A Solar Dynamics Observatory video of the recent flare is a deceptively-tranquil vision of colossal energy eruption. A massive X1.4 flare is part of the highest intensity of flares releasing huge amounts of energy, yet the filaments are weirdly soothing.
X1.4 flare in 131, 304, and 171 angstrom wavelengths. Image Credit: NASA/SDO/Goddard Space Flight Center
The X1.4 flare is part of the highest-intensity X-category of flares, but at the low end of a spectrum that logarithmically increases to X9 flares. That's still a huge amount of energy erupting from the sun, easily seen as the bright spot in this video from the Solar Dynamics Observatory (SDO) data:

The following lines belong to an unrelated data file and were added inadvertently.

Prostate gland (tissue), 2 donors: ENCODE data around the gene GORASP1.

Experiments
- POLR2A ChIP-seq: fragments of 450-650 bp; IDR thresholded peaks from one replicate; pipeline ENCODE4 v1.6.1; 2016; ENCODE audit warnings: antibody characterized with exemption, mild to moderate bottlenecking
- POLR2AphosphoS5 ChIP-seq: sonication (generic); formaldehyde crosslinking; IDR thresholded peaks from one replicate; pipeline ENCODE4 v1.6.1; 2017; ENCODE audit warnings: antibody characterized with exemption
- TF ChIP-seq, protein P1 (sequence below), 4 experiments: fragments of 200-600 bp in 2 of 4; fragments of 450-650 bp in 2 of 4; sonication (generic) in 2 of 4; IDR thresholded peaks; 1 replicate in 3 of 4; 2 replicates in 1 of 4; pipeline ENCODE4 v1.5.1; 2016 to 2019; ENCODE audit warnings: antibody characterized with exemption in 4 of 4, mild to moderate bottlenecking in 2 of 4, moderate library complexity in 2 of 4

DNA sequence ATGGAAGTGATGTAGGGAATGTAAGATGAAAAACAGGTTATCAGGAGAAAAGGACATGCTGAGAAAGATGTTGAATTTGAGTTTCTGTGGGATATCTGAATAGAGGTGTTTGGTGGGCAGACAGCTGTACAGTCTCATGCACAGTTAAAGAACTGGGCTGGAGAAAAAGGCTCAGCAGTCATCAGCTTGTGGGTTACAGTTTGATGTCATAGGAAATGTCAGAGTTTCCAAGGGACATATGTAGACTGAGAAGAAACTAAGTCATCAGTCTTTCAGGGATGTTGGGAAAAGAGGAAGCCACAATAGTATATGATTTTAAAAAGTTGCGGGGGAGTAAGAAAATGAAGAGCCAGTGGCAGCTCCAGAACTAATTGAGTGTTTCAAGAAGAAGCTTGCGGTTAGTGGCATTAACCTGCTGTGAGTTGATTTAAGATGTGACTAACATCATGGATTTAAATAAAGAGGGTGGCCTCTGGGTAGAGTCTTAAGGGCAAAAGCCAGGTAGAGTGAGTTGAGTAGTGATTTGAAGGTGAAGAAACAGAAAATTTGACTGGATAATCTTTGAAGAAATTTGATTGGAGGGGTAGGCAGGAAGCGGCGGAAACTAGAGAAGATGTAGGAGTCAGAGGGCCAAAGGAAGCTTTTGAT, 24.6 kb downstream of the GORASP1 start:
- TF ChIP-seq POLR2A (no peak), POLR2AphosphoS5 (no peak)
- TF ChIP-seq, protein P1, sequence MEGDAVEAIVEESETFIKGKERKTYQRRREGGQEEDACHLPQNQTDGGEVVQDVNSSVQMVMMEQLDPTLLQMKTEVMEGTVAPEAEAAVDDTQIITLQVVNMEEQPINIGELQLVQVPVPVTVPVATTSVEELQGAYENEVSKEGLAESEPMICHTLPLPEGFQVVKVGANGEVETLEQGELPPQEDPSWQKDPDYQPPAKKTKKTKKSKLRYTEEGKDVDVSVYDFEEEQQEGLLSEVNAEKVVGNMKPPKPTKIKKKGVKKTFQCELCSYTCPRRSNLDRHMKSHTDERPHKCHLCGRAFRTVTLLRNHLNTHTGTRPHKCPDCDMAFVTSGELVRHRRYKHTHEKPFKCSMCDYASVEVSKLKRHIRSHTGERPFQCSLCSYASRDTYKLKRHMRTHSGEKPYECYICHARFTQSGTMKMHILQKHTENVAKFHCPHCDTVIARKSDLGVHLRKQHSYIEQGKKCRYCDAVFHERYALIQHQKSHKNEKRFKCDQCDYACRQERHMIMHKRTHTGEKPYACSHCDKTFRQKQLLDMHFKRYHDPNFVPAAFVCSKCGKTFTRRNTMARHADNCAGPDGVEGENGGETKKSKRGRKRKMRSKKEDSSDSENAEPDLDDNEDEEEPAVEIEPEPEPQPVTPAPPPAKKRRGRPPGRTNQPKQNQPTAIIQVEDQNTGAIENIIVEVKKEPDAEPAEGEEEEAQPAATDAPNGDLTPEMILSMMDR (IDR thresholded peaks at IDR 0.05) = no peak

Video of the flare that peaked at 8:27 pm EDT on April 24 in 304 angstrom light. Credit: NASA/SDO/Goddard
The flare produced a minor Space Weather Warning citing the potential for aurora at high latitudes (Canada, Alaska), a radio burst that could briefly disrupt sensitive communication, maybe some weak power grid fluctuations.
Did you hear about the best-observed solar flare ever that occurred in March? Such an overload of beautiful, delicious data!